Think of a tennis ball dropped from the top of a building: as it drops, it gains momentum, hits the ground, and bounces up - but the bounce can not be as high as its original point. And following that bounce, it will ultimately be pulled back down by gravity. So too the Dead Cat Bounce - the market drops from above, falls sharply, hits the "ground," bounces back up (but not as high), and ultimately falls back down.

I bring the Great Depression up because it is one of the best examples of a Dead Cat Bounce. We often think of the Crash of 1929 as the biggest event of the Great Depression, and perhaps also consider it to be the biggest drop in the market. But that actually wasn't the case.

Here's how the Dead Cat Bounce played out in the Great Depression:

click to enlarge

Following 17 years of sideways movement beginning, the market finally embarked on an uptrend from 1921 to the ultimate peak of 1929.

Compare the above chart to what we have recently seen in our market:

Like the Dow from 1904 to 1921, the Dow of 1960 to 1983 was also stuck in a long sideways trend. It eventually broke out above the 1,000 level in 1983 and began one of the greatest bull markets we have ever seen. Like the 1929 top before the Great Depression, the 2007 peak marked the top before the Great Recession we find ourselves in. The two charts above look eerily similar, and make dismissing the relationship between the Great Depression and Great Recession almost a fool's move.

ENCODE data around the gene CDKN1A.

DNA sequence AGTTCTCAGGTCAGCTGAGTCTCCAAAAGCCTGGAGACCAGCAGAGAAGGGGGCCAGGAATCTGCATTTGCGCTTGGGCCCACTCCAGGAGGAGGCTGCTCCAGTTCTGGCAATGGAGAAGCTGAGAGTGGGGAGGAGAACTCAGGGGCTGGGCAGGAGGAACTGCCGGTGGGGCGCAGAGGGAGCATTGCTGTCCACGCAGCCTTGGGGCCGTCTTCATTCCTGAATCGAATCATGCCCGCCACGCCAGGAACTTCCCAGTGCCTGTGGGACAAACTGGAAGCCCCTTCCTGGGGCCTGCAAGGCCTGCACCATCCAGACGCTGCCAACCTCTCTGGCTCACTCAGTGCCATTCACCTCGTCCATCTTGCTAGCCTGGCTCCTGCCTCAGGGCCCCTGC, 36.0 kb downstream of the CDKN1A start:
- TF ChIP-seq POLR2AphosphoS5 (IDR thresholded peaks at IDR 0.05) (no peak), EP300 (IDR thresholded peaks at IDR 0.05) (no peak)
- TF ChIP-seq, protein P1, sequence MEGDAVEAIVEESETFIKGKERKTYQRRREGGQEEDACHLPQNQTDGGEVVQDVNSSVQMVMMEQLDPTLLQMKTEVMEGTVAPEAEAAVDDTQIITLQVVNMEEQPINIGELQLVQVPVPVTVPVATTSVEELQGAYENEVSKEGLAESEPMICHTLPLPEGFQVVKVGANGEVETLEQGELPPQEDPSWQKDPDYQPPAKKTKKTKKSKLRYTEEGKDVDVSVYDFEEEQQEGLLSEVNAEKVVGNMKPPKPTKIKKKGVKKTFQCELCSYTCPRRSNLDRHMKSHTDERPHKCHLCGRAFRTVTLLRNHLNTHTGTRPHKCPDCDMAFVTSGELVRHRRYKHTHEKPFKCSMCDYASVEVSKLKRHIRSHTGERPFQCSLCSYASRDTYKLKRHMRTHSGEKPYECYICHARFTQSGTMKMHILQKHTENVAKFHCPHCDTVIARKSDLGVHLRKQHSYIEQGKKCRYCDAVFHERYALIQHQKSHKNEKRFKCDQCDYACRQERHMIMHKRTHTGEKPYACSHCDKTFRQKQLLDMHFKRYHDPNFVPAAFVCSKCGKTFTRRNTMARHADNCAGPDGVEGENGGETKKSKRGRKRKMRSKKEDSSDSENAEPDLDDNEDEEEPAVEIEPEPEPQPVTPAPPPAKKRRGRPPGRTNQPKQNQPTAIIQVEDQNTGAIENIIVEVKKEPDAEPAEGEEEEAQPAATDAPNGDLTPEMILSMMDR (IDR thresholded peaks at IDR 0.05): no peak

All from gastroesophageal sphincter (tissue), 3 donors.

Now take a look at the 1929 stock market crash:

After reaching a peak of 380+, the Dow tumbled to under 200 as the Crash of 1929 sent markets into a free-fall. Following the Crash, a Dead Cat Bounce took place - raising the market approximately 50 percent.

Compare the 1929-1930 Crash-Dead Cat Bounce scenario with what we have just seen:

After a bull market from 2003 to the end of 2007, the Dow reached a peak of over 14,000. As the housing market collapsed, so did the stock market - sending the Dow below 6,500. As in the Dow of 1929-1930, a potential Dead Cat Bounce has followed since 2009 and continues until today.

The question remains - what followed the Dead Cat Bounce of 1929-1930, and will our market follow the same course?

Here's how it played out in 1930:

The Crash of 1929 was almost negligible in comparison to the Great Depression that followed. The Crash sent the Dow tumbling from 380 to 200, and was followed by a Dead Cat Bounce which recovered over 50 percent of the Crash; but the real damage was done beginning in April 1930 and lasting until late 1932 - where the Dow toppled from nearly 300 to less than 50 - a loss of over 83 percent.

The Dead Cat Bounce in 1929 and 1930 was just a corrective overreaction to the steep plunge that the Crash of 1929 brought to the market. But as we can see, the Crash and the ensuing bounce were nothing compared to the huge drop that followed and carried through until the end of the Great Depression.

We now find ourselves in perhaps a similar situation - a market that saw a very impressive bull run for years, and reached a lofty top followed by a severe downturn in 2008 and early 2009. It has since shown signs of improving, and many investors and economists are optimistic for the future - thinking the worst is behind us. But with so many negative and potentially devastating issues constantly surfacing, are we just in the middle of a Dead Cat Bounce before reality sets in and the market plunges back down into recession? I do not yet know the answer to that question. But with the very strong similarities between our market and that of the Great Depression, it would be very wise to at least pay attention.

Source: What Can the Great Depression Teach Us About Our Great Recession?

Additional disclosure: We are currently invested in our favorite stocks near support while heavily protected through options.